Posts Tagged With: Hot shower

Day 21: Sunday 4 Dec – Greymouth to Hari Hari

112km today – 800 meters climbing, 750 down.

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The weather remained fine and today should be a relatively easy day, not much climbing , not a long distance, and not much rain.

We had the choice of the highway, or following a bike trail which would keep us off the main road but would add about 35 km and the surface was gravel and possibly not hard packed. Given it was a Sunday I decided the traffic would be lighter so chose the road.
There was probably only three trucks the whole day and they were milk tankers which would work 24/7, but also quite a few buses.

At 12 km we came to the last remaining shared bridge in NZ, which is shared by cars and trains, and until recently by cyclists. Thankfully when they created the bike trail they clipped a bike lane to the bridge.

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Shared bridge (Photo credit: Sue’s blog)

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The bike path on the side of the bridge (Photo credit: Sue’s blog)

At 36 km we stopped in Hokitika for coffee, and we went down to the beach. There is a concrete armchair down there that looks just like a real arm chair. Outside the coffee shop was a big arm chair made of driftwood, pretty impressive, wouldn’t mind two of them on my deck at home.

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Concrete armchair at Hokitika

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Driftwood armchair

The ride was mainly rolling hills with some climbs but nothing significant. Stopped in a town called Ross for a drink and took a couple of pictures of a house and a general store with car number plates all over them.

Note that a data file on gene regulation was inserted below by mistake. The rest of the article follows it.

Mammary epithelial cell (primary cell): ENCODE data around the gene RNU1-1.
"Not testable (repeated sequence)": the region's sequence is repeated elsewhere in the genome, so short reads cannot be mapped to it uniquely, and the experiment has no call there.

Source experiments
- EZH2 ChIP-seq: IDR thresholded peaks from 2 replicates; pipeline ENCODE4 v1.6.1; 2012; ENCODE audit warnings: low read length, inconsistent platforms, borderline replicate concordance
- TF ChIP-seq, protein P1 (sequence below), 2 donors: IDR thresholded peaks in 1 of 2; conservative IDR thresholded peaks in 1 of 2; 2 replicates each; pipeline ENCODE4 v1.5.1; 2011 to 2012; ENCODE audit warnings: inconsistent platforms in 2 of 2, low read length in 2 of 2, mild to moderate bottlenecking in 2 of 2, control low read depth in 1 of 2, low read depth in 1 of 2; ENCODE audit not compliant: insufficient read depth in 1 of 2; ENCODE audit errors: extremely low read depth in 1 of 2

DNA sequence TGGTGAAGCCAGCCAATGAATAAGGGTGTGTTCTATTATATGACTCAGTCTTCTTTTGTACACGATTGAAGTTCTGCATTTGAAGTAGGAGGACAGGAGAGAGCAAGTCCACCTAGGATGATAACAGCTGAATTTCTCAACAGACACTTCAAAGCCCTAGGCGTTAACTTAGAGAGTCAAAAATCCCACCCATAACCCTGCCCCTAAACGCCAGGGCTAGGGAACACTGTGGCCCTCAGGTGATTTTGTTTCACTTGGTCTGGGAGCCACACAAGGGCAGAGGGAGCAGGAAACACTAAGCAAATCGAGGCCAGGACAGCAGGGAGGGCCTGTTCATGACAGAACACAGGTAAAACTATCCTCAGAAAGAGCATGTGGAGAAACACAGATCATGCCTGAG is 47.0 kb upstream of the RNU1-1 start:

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Interesting shop front in Ross

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Interesting house in Ross

The person in front of me at the shop was a local and had their shopping entered onto a card. To start off with I thought the guy behind the counter must be writing down all the purchases, but then realised the local was putting his stuff “on tick” (buy now, pay later – usually pay day). This took me back to my childhood where we would be sent to the corner store to get stuff “on tick”. Every now and again the shop keeper would say ‘Tell your mum she needs to come and see me”. Looking back that must have been when the tab was getting too high and he wanted to be paid, but he always gave us what we had come in for.

Lunch wasn’t until 82 km so I was getting pretty hungry by the time we got there. I had a sandwich and then an apple. I decided rather than throw my core in the rubbish bin, that as it was organic, I would throw it into the bush. Unfortunately I didn’t think about my terrible aim and actually threw it straight at Justina’s head! Oops ! It gave her a hell of a fright. I apologized profusely and she was ok, and thankfully it had not hit her eye or anything. Imagine the ACC report! Note to self: put all food scraps in the bin, always!

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Justina from Poland, works Switzerland. It’s her first TDA tour.

The afternoon saw some amazing rivers, and it got pretty hot. We were pretty happy to arrive in Hari Hari even more happy to find the Hari Hari Hotel open and we could sit inside and have a cold beer. I also bought Justina a drink as continued demonstration of remorse.

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A well deserved cold beer at Hari Hari pub, with (from left) Tony, Michele, Don, Walli and Brett

At the camp we also managed to get a room with a shower so we didn’t have to compete for the one female shower with the other riders.

Hari Hari’s claim to fame is that it was where the first pilot to fly solo Trans-Tasman landed. Upside down in a swamp! Guy Menzies told his parents he was flying to Perth and left them an envelope to open after he had gone, telling them he was flying to New Zealand. He had to land at Hari Hari as was out of fuel but did not realise it was a swamp, he thought it was flat ground. He walked away with only a few scratches.